Zomato sees burn rate reduce by 60%, clocks $205m in H1FY20 revenue

Photo: Zomato

Online food ordering and discovery platform Zomato said that its revenue for the first half of financial year FY 2019-2020 (H1FY20) touched $205 million, up from $55 million reported in the same period last year, driven by an increase in order volumes on its delivery business, according to the company’s half-yearly report released on Tuesday.

The Gurgaon-based company’s ‘dining out’ business which includes restaurant listings, reviews, and table reservations (including Zomato Gold) accounted for around 13% of Zomato’s overall revenues at $27.3 million in H1FY20. In the same period last year (H1FY19), Zomato’s ‘dining out’ business reported revenues of $23.8 million.

Zomato’s annual revenue for its financial year ended March 2019 (FY19) stood at $206 million, for which it spent around $500 million in expenses, which was a six-fold jump from $80 million in expenses reported in FY18.

However, in the first half of FY20 (H1FY20), the company claims to have reduced its burn rate by 60% compared to the six-month period in H2FY19. As per industry sources both Zomato and Swiggy were burning anywhere around $50-$60 million every month. A person directly aware of the company operations told Mint that the Zomato’s burn rate is now at $20 million per month.

Additionally, Zomato claimed in its report that EBITDA Loss for H1FY20 was 40% lower in September 2019, compared to March 2019, although the company did not share loss figures on its half-yearly report.

Zomato had let go around 541 employees (or 10% of Zomato’s strength) across its customer support team in Gurgaon, stating improvement in technology in areas such as after-sales support and other customer support-related functions.

During H1FY20, only 6 in every 100 delivery orders required after-sales support, compared to 22 orders (out of every 100 orders) in the same period last year, according to the company’s half-yearly report.

As of April 2019, Zomato’s food delivery business was operational in 500 cities in India. In H1FY20, Zomato completed around 214 million orders, compared to just 55 million orders in the same period last year. Subsequently, its GMV on the delivery segment went up by more than 220% in H1FY20 touching $821 million.

“Our order volumes in top 15 cities have doubled in the last 12 months; while the remaining cities already contribute 35% to our order volumes” the company said in a statement.

Apart from this, Zomato’s business-to-business (B2B) product food@work, which offers digitized cafeteria outlets at around 70 organizations, is already undertaking around 3 million monthly orders.

The number of restaurant listings globally on Zomato has grown from 1.2m in September 2018 to around 1.5 million in Sep 2019, with more than half of the base coming from India. Global table reservations business grew from around 800,000 reservations in January 2019 to more 1.3 million reservations as of Sep 2019.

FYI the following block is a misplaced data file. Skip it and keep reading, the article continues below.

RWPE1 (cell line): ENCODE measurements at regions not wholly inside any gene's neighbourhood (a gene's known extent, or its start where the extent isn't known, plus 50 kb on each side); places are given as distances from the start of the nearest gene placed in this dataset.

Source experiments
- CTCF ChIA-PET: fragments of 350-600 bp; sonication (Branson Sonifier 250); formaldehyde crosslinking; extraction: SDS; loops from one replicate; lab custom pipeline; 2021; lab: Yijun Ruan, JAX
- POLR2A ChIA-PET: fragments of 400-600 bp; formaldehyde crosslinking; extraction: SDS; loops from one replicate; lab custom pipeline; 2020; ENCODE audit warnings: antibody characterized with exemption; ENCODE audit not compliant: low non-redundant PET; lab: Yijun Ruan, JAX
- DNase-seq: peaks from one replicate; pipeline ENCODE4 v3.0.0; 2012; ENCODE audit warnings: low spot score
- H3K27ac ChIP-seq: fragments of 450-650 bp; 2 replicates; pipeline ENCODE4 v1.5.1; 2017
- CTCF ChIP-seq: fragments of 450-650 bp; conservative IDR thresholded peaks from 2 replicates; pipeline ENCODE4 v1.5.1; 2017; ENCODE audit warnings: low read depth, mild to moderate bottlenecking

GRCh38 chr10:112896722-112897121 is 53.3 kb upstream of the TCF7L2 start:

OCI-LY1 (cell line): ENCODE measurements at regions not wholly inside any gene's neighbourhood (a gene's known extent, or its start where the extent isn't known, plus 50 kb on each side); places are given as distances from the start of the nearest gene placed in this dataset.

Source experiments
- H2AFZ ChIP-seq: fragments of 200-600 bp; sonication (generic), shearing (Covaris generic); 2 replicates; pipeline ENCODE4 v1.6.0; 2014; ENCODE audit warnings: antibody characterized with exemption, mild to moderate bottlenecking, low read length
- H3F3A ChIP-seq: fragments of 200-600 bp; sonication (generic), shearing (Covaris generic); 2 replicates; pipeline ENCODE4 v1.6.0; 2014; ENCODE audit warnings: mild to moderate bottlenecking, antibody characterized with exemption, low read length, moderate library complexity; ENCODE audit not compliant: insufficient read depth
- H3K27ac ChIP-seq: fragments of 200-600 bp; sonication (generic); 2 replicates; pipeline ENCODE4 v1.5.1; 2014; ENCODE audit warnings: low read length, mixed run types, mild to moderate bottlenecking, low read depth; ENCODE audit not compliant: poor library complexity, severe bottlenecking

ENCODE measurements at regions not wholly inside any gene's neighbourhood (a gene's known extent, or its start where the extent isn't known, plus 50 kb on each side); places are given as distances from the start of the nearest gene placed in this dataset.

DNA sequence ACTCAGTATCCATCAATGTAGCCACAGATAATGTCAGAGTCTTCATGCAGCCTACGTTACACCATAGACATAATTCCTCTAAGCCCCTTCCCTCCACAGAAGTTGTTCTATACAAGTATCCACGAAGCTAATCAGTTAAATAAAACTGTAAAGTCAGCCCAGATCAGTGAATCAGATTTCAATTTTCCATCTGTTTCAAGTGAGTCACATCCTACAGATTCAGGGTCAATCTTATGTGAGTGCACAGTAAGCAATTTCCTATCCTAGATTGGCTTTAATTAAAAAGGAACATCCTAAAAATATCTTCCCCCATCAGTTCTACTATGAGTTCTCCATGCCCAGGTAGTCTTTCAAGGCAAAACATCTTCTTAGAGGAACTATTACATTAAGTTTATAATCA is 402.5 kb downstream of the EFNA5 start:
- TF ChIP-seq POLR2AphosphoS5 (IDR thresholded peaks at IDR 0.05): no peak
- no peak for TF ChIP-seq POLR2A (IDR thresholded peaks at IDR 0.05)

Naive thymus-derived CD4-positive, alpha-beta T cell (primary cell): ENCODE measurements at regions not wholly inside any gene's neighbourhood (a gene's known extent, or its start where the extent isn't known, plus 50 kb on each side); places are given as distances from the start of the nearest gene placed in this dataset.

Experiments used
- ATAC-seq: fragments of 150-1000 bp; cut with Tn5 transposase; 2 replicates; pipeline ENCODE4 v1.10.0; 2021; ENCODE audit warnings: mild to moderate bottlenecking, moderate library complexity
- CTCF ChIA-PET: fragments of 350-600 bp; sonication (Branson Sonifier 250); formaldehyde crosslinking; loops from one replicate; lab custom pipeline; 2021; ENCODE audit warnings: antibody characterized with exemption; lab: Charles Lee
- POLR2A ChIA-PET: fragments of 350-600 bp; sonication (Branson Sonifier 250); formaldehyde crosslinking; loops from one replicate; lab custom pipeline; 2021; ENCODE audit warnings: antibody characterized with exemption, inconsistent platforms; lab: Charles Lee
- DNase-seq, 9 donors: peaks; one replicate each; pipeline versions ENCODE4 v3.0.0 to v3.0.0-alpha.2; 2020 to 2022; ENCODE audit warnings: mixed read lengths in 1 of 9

The number of active members on Zomato’s controversial Gold programme increased to 1.4 million subscribers as of September 2019, up from around 500,000 users in the same month last year. The recent ‘logout’ campaign which saw several restaurants across the country logging out from Zomato’s Gold programme has seemingly not affected the Zomato Gold base.

Zomato claimed in its report that at the start of the ‘logout’ campaign, it had approximately 6,100 restaurants in India on Zomato Gold (for Dining Out). As of October 2019, Zomato’s base of Gold restaurant partners increased to around 6,300.

In addition to that, Zomato also claimed that around 10,000 restaurants that are already participating in recently launched Zomato Gold for delivery. The number of restaurants participating in Gold outside of India stood at 6,500 restaurants at the end of H1FY20.

The article was first reported on Livemint.com 

 

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Singapore Reporter/s

In Singapore, we are looking to double our reporting team by this year-end to comprehensively cover the fast-moving world of funded startups and VC, PE & M&A deals. We want reporters who can tell our readers what is really happening in these sectors and why it matters to markets, companies and consumers. The ability to write precisely and urgently is crucial for these roles. Ideal candidates must have to ability to work in a collaborative, dynamic, and fast-changing environment. We want our new hires to be digitally savvy and ready to experiment with new forms of storytelling. Most importantly, we are looking for hard-hitting reporters who work well in a team. Collaboration and collegiality are a must.

Following vacancies can be applied for (only in Singapore).

Following vacancies can be applied for (only in Singapore).   

  • A reporter to track companies/startups that have raised private capital, and have the potential to become unicorns. SEA currently has over 40 companies with a valuation of over $100 million and under $1 billion.
  • A reporter who can get behind the scenes and reveal how funding rounds are put together, or why they’ve failed to materialise. She/he in this role will largely focus on long-format stories. 
  • A journalist to track special situations funds, distressed debt and private credit (from the PE angle) across Asia.